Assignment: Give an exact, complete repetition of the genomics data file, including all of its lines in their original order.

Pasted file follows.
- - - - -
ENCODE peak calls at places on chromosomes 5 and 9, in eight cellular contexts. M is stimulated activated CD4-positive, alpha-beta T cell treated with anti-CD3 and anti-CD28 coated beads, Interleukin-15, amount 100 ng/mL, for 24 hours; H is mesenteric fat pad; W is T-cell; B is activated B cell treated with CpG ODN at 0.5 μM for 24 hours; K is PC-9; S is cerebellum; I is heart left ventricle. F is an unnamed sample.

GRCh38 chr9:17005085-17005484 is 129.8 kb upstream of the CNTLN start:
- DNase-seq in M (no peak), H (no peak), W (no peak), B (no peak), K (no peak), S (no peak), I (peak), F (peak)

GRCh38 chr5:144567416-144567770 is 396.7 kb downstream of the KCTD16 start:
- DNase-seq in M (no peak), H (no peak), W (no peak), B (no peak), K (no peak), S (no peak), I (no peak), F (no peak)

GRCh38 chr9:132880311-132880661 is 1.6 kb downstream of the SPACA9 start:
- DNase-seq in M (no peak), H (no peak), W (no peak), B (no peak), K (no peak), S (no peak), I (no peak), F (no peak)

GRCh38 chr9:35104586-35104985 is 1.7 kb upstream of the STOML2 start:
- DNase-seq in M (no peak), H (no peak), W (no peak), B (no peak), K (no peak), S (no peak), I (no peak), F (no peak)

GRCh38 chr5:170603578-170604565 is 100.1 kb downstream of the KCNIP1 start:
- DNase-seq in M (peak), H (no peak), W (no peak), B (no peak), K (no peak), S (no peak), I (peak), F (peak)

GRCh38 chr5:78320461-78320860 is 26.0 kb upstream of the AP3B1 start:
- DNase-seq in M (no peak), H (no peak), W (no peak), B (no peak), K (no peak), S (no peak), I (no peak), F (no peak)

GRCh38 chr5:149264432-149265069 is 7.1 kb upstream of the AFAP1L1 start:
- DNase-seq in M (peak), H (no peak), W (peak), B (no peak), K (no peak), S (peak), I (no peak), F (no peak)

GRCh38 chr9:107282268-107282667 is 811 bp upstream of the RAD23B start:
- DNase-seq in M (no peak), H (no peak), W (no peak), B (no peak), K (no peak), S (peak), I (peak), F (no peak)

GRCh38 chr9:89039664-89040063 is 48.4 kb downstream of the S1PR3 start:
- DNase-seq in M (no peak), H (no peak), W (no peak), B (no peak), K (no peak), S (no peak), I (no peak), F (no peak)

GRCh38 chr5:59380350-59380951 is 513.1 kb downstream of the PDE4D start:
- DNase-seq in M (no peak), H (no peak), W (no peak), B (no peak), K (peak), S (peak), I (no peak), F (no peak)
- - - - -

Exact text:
ENCODE peak calls at places on chromosomes 5 and 9, in eight cellular contexts. M is stimulated activated CD4-positive, alpha-beta T cell treated with anti-CD3 and anti-CD28 coated beads, Interleukin-15, amount 100 ng/mL, for 24 hours; H is mesenteric fat pad; W is T-cell; B is activated B cell treated with CpG ODN at 0.5 μM for 24 hours; K is PC-9; S is cerebellum; I is heart left ventricle. F is an unnamed sample.

GRCh38 chr9:17005085-17005484 is 129.8 kb upstream of the CNTLN start:
- DNase-seq in M (no peak), H (no peak), W (no peak), B (no peak), K (no peak), S (no peak), I (peak), F (peak)

GRCh38 chr5:144567416-144567770 is 396.7 kb downstream of the KCTD16 start:
- DNase-seq in M (no peak), H (no peak), W (no peak), B (no peak), K (no peak), S (no peak), I (no peak), F (no peak)

GRCh38 chr9:132880311-132880661 is 1.6 kb downstream of the SPACA9 start:
- DNase-seq in M (no peak), H (no peak), W (no peak), B (no peak), K (no peak), S (no peak), I (no peak), F (no peak)

GRCh38 chr9:35104586-35104985 is 1.7 kb upstream of the STOML2 start:
- DNase-seq in M (no peak), H (no peak), W (no peak), B (no peak), K (no peak), S (no peak), I (no peak), F (no peak)

GRCh38 chr5:170603578-170604565 is 100.1 kb downstream of the KCNIP1 start:
- DNase-seq in M (peak), H (no peak), W (no peak), B (no peak), K (no peak), S (no peak), I (peak), F (peak)

GRCh38 chr5:78320461-78320860 is 26.0 kb upstream of the AP3B1 start:
- DNase-seq in M (no peak), H (no peak), W (no peak), B (no peak), K (no peak), S (no peak), I (no peak), F (no peak)

GRCh38 chr5:149264432-149265069 is 7.1 kb upstream of the AFAP1L1 start:
- DNase-seq in M (peak), H (no peak), W (peak), B (no peak), K (no peak), S (peak), I (no peak), F (no peak)

GRCh38 chr9:107282268-107282667 is 811 bp upstream of the RAD23B start:
- DNase-seq in M (no peak), H (no peak), W (no peak), B (no peak), K (no peak), S (peak), I (peak), F (no peak)

GRCh38 chr9:89039664-89040063 is 48.4 kb downstream of the S1PR3 start:
- DNase-seq in M (no peak), H (no peak), W (no peak), B (no peak), K (no peak), S (no peak), I (no peak), F (no peak)

GRCh38 chr5:59380350-59380951 is 513.1 kb downstream of the PDE4D start:
- DNase-seq in M (no peak), H (no peak), W (no peak), B (no peak), K (peak), S (peak), I (no peak), F (no peak)